GlaxoSmithKline’s diabetes drug Avandia is once again under the spotlight following the release of a study which associates the treatment with a higher risk of heart failure and death among older patients compared with Takeda’s Actos.

The study, carried out by David Juurlink and colleagues at the Sunnybrook Health Sciences Centre in Toronto and published in the British Medical Journal, analysed prescriptions for just under 40,000 patients aged 66 and older in Canada and who started taking Avandia (rosiglitazone) or Actos (pioglitazone) between April 2002 and March 2008. While the findings showed that Actos was associated with a lower risk of heart failure and death, the study did not find a significant difference between the drugs for the risk of heart attack.

Furthermore, for the three outcomes combined, the results demonstrated that 6.9% of patients on Avandia died or were hospitalised for a heart attack or failure, compared with 5.3% of those people on Actos. The authors of the analysis noted that while it is not clear why there is a difference between the treatments, the Takeda drug appears to improve cholesterol levels and may have anti-inflammatory and other beneficial effects.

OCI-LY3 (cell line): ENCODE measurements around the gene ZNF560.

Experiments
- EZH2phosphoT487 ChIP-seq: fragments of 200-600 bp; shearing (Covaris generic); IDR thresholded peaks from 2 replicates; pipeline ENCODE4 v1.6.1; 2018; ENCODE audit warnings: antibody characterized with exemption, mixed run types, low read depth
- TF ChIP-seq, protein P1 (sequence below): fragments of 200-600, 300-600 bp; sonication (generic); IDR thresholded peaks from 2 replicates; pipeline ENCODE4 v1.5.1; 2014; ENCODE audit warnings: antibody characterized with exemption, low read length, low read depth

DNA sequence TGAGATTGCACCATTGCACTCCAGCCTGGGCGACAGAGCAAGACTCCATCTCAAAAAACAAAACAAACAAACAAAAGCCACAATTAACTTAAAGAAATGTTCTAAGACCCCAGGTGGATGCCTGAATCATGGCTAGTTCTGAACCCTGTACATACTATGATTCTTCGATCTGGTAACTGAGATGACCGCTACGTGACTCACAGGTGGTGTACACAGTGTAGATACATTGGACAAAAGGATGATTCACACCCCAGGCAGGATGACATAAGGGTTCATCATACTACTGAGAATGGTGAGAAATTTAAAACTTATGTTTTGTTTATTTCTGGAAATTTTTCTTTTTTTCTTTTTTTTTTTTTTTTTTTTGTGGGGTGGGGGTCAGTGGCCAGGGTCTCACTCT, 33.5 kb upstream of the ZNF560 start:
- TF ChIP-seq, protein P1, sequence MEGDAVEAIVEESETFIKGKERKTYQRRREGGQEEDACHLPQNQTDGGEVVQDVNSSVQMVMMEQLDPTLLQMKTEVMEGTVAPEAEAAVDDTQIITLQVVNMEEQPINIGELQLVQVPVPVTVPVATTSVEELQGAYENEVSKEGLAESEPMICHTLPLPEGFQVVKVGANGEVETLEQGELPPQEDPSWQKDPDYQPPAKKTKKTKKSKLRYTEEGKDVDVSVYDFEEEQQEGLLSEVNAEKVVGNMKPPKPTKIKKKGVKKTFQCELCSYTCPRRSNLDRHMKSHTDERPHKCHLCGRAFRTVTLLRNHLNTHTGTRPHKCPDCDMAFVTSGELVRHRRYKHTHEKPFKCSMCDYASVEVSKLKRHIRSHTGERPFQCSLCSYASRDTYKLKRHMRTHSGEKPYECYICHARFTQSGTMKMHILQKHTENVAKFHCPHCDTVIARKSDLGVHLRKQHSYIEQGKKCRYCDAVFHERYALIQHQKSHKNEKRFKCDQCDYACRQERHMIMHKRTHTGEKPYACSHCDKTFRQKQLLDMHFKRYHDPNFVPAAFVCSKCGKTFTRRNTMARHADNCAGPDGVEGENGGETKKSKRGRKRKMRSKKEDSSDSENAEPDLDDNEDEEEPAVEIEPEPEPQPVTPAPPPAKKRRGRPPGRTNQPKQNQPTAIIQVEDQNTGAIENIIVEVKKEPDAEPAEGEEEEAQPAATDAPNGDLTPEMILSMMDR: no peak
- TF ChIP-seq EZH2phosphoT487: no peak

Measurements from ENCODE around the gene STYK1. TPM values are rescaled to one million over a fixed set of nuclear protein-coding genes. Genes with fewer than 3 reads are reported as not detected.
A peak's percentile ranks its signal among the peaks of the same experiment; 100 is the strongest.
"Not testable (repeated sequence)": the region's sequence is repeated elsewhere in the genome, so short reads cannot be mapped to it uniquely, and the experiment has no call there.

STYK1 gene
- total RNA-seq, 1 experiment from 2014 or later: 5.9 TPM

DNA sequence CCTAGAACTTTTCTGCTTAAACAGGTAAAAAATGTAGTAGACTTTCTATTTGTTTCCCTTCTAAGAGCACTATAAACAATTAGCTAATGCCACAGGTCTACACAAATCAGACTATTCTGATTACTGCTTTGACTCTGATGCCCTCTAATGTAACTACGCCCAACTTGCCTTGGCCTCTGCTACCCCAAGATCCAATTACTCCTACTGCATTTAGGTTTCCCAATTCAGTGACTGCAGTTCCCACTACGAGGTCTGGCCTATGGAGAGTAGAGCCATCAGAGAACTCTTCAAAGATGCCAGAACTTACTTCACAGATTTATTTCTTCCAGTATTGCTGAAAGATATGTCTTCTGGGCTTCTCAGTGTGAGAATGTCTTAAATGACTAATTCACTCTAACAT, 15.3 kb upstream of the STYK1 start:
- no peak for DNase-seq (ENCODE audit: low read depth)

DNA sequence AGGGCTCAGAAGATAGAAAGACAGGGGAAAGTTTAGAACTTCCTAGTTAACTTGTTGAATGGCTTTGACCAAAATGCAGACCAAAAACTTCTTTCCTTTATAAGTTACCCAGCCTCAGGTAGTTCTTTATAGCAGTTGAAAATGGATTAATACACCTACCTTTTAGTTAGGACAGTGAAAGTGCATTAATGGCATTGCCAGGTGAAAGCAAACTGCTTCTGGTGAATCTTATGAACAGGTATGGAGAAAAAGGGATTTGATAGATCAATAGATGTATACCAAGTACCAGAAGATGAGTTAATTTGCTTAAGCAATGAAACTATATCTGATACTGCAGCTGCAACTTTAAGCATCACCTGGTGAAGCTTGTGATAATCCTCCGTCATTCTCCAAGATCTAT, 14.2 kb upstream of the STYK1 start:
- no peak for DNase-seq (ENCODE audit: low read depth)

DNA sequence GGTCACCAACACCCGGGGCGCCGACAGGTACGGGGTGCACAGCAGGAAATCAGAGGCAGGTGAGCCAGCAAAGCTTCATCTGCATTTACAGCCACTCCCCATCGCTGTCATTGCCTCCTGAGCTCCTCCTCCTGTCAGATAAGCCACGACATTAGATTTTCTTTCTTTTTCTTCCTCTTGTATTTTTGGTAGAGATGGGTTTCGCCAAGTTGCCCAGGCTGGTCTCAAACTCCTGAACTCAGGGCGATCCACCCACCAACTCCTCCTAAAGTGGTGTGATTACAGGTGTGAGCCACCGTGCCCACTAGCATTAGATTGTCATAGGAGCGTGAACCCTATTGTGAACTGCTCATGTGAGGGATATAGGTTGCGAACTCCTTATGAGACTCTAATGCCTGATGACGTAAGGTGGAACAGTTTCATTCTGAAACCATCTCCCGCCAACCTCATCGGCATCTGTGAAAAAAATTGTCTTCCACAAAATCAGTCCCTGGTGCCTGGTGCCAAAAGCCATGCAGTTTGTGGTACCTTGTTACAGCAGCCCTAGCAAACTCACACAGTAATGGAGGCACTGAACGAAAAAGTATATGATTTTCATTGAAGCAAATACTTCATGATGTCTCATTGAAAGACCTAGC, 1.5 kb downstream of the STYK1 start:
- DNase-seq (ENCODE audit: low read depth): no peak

They added that "given the accumulating evidence of harm with rosiglitazone treatment and the lack of a distinct clinical advantage for the drug over pioglitazone, it is reasonable to question whether ongoing use of rosiglitazone is justified".

In an accompanying editorial, Corinne de Vries and David Russell-Jones of the Universities of Bath and Surrey respectively, said the claim that Actos was safer than Avandia was not fully supported, as the data in the Canadian study may have been distorted by differences between patients, such as the longer period of time Avandia users had been living with diabetes. They did note, however, that the findings reinforced the view that thiazolidinediones should not be used in patients with heart failure.

As for GSK, spokeswoman Mary Anne Rhyne told Bloomberg that the findings are at odds with three previous studies that showed no difference in heart failure rates between Avandia and Actos. She added that the Canadian study was flawed because it did not properly take into account the different doses of the drugs.